The idea is that you mount one rod in each ring, with the points almost touching each other and tighten the rods into place as you would your scope. If the rings are properly aligned with each other, the two points on the rods will be exactly opposite each other. These rods come in different sizes for 1 inch and 30mm scope rings — so get both. Or you can invest in a set with removable sleeves that allow them to work with a variety of ring sizes.

If the rings aren’t aligned, you can take some corrective action depending on the type of scope rings you’re using. If the rings have windage adjustments, that will allow you to correct any side to side misalignment. If it’s a vertical alignment issue, you can use shims under the scope bases or rail. If you’re using non-adjustable rings, you can also try swapping positions or rotating them 180 degrees on the rail. Using whatever method your rings allow, get them as aligned as possible before lapping.

After you’ve dealt with any alignment issues, make sure the rings are firmly mounted to the rifle. Then you can place the whole rifle in a vise or support. Also remove the top halves of the scope rings, if you haven’t already. There are two schools of thought on whether to lap rings with the tops installed or to just lap the bottom halves. In this case, I’m doing just the bottom halves.

Since you need to apply a bit of pressure, I don’t think you’re going to get a great lapping action on the tops anyway. Besides, they’re more flexible than the bottom sections and more likely to form fit themselves during mounting.

Next, apply some aluminum oxide lapping compound to the surface of each of the bottom rings. Don’t use silicon carbide as that won’t come off of the rings easily so it might mar up the finish on the scope tube.

Now using some semi-firm pressure, work the lapping rod back and forth across the ring surfaces, taking care to make sure pressure is even and consistent. Don’t force it — if veins are popping out on your arms, lighten up the pressure! It’s also a good idea to rotate the rod a bit as you move it back and forth to make sure you’re getting good surface area contact.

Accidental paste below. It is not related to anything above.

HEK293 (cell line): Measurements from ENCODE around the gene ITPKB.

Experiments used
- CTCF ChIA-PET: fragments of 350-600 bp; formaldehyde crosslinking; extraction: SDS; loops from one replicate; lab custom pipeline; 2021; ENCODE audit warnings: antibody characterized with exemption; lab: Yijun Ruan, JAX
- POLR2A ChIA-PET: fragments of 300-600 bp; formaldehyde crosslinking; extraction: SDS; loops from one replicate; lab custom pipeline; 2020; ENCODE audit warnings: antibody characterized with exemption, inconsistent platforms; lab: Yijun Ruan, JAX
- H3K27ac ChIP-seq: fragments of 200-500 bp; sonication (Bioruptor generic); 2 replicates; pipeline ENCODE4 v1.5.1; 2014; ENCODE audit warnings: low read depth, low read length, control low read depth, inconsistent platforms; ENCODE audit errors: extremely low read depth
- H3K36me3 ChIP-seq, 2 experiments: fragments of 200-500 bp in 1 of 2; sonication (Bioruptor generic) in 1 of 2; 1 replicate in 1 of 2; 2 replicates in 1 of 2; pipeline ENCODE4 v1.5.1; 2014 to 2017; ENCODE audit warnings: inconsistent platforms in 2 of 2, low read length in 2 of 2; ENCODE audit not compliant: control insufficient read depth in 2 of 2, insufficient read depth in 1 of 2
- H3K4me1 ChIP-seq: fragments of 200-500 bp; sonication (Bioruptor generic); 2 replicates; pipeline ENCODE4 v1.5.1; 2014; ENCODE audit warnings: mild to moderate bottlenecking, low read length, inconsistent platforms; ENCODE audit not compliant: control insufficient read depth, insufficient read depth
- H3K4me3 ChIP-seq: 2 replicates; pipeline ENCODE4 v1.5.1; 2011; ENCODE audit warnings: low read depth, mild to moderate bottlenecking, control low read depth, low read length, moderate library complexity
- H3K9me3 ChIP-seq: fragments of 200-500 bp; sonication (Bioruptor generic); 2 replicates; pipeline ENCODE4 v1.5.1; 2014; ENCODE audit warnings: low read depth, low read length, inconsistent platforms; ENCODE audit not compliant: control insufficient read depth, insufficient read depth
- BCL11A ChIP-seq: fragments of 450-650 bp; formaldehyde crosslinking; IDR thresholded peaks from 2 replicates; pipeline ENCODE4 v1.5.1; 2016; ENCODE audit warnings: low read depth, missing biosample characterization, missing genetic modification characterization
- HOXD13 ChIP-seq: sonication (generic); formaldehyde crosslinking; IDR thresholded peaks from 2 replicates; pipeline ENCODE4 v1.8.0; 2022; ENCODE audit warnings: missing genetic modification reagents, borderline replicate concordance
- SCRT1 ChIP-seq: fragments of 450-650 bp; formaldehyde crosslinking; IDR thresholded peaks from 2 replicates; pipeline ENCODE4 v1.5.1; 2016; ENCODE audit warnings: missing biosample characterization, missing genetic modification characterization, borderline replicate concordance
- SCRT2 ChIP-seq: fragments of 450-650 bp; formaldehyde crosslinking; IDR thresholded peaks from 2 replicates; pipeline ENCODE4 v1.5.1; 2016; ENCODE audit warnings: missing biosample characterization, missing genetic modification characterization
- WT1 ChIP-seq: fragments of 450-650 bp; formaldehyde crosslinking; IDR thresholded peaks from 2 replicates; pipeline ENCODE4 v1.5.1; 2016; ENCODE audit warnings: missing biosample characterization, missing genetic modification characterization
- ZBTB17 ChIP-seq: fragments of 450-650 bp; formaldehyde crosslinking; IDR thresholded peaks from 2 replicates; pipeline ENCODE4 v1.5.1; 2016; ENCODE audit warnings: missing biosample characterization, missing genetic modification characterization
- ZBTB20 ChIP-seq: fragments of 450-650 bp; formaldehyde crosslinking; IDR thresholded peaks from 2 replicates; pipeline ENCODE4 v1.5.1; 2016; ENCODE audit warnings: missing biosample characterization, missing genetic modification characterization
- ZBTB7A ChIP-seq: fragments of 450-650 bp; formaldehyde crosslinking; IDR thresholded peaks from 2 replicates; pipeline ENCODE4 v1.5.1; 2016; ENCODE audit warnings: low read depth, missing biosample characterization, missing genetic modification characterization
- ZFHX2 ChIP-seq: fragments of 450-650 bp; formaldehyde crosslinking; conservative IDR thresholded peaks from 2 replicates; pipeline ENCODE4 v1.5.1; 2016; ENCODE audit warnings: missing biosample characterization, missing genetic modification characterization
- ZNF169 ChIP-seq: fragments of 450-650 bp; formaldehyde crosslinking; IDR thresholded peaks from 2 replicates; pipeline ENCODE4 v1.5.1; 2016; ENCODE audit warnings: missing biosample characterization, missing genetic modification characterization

Before long, you’ll start to see some gray gunk accumulating on the rod. That’s most likely the finish on the scope rings and a bit of metal coming from the interior of the rings during the lapping process.

There’s no sure way to know when you’re done other than looking, and need to clean the interior of the rings for inspection more than once is a possibility. If so, that’s OK; the goal here is to develop a perfect fit, so take your time.

When you clean the lapping compound from the rings, you’ll see shiny areas where metal and finish have been removed. That shows you that the process is working. The Sinclair International folks advocate a 75 percent rule of thumb — meaning that when 75 percent of the total interior ring surface area has been polished off you’re probably in pretty good shape and can stop the lapping process. I include some before and after pictures so you can see where these particular rings have been corrected.

Be sure to clean the rings thoroughly. The lapping compound doesn’t wipe off very easily with just a rag, so you might need to use a degreaser of your choice to clean up the mess. Also, since you removed the surface finish you might want to apply a very light and thin film of metal protectant. I wiped these with a rag treated with a tiny bit of Gunzilla since it does a good job of protecting against corrosion and dries well — it doesn’t leave a slimy mess like regular oils.

Now that the lapping process is complete, you can mount the scope as normal, knowing it’ll live up to its full accuracy potential and be less likely to shift around over time and repeated recoil. You’ll also notice that the scope tube body won’t get scraped and scratched from the rings. It’s a win-win.


Comments on this site are submitted by users and are not endorsed by nor do they reflect the views or opinions of COLE Publishing, Inc. Comments are moderated before being posted.